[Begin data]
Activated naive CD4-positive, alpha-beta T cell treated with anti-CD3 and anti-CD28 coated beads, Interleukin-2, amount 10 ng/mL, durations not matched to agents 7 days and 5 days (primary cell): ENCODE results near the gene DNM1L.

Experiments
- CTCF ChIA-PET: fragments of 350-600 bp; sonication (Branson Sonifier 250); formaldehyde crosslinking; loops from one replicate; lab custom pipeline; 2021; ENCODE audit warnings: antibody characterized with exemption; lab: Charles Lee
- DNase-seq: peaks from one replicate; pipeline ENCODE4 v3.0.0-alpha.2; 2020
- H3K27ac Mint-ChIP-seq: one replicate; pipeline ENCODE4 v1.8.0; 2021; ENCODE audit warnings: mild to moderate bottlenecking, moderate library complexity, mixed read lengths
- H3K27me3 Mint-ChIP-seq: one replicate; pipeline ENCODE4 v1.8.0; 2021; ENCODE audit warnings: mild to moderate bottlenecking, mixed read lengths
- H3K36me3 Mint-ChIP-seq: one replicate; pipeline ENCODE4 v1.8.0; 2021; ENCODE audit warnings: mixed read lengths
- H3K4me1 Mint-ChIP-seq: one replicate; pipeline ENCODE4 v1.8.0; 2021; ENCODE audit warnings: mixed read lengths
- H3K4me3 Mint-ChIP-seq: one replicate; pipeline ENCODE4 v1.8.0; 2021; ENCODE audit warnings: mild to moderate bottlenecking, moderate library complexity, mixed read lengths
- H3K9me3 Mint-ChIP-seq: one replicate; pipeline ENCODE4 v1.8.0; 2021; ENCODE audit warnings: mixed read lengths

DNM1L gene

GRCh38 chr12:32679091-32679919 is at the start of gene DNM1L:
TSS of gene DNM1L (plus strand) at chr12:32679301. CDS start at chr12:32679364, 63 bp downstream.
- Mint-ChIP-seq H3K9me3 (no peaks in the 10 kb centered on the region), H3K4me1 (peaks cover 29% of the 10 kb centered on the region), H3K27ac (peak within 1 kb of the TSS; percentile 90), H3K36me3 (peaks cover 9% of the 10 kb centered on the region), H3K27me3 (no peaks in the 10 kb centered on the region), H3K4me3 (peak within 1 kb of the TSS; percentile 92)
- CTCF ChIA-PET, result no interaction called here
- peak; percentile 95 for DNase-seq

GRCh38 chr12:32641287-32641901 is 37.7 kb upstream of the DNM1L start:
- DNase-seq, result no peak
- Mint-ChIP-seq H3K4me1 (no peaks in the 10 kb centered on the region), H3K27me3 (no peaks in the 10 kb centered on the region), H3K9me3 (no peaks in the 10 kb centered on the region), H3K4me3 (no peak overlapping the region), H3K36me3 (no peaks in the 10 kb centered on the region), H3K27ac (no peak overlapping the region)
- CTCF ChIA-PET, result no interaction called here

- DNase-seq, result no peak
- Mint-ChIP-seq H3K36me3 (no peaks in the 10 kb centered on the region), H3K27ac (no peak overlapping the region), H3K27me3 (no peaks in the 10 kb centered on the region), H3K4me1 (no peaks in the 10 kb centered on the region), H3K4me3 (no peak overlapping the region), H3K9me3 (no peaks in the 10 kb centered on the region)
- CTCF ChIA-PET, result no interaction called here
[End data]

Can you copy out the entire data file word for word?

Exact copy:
Activated naive CD4-positive, alpha-beta T cell treated with anti-CD3 and anti-CD28 coated beads, Interleukin-2, amount 10 ng/mL, durations not matched to agents 7 days and 5 days (primary cell): ENCODE results near the gene DNM1L.

Experiments
- CTCF ChIA-PET: fragments of 350-600 bp; sonication (Branson Sonifier 250); formaldehyde crosslinking; loops from one replicate; lab custom pipeline; 2021; ENCODE audit warnings: antibody characterized with exemption; lab: Charles Lee
- DNase-seq: peaks from one replicate; pipeline ENCODE4 v3.0.0-alpha.2; 2020
- H3K27ac Mint-ChIP-seq: one replicate; pipeline ENCODE4 v1.8.0; 2021; ENCODE audit warnings: mild to moderate bottlenecking, moderate library complexity, mixed read lengths
- H3K27me3 Mint-ChIP-seq: one replicate; pipeline ENCODE4 v1.8.0; 2021; ENCODE audit warnings: mild to moderate bottlenecking, mixed read lengths
- H3K36me3 Mint-ChIP-seq: one replicate; pipeline ENCODE4 v1.8.0; 2021; ENCODE audit warnings: mixed read lengths
- H3K4me1 Mint-ChIP-seq: one replicate; pipeline ENCODE4 v1.8.0; 2021; ENCODE audit warnings: mixed read lengths
- H3K4me3 Mint-ChIP-seq: one replicate; pipeline ENCODE4 v1.8.0; 2021; ENCODE audit warnings: mild to moderate bottlenecking, moderate library complexity, mixed read lengths
- H3K9me3 Mint-ChIP-seq: one replicate; pipeline ENCODE4 v1.8.0; 2021; ENCODE audit warnings: mixed read lengths

DNM1L gene

GRCh38 chr12:32679091-32679919 is at the start of gene DNM1L:
TSS of gene DNM1L (plus strand) at chr12:32679301. CDS start at chr12:32679364, 63 bp downstream.
- Mint-ChIP-seq H3K9me3 (no peaks in the 10 kb centered on the region), H3K4me1 (peaks cover 29% of the 10 kb centered on the region), H3K27ac (peak within 1 kb of the TSS; percentile 90), H3K36me3 (peaks cover 9% of the 10 kb centered on the region), H3K27me3 (no peaks in the 10 kb centered on the region), H3K4me3 (peak within 1 kb of the TSS; percentile 92)
- CTCF ChIA-PET, result no interaction called here
- peak; percentile 95 for DNase-seq

GRCh38 chr12:32641287-32641901 is 37.7 kb upstream of the DNM1L start:
- DNase-seq, result no peak
- Mint-ChIP-seq H3K4me1 (no peaks in the 10 kb centered on the region), H3K27me3 (no peaks in the 10 kb centered on the region), H3K9me3 (no peaks in the 10 kb centered on the region), H3K4me3 (no peak overlapping the region), H3K36me3 (no peaks in the 10 kb centered on the region), H3K27ac (no peak overlapping the region)
- CTCF ChIA-PET, result no interaction called here

- DNase-seq, result no peak
- Mint-ChIP-seq H3K36me3 (no peaks in the 10 kb centered on the region), H3K27ac (no peak overlapping the region), H3K27me3 (no peaks in the 10 kb centered on the region), H3K4me1 (no peaks in the 10 kb centered on the region), H3K4me3 (no peak overlapping the region), H3K9me3 (no peaks in the 10 kb centered on the region)
- CTCF ChIA-PET, result no interaction called here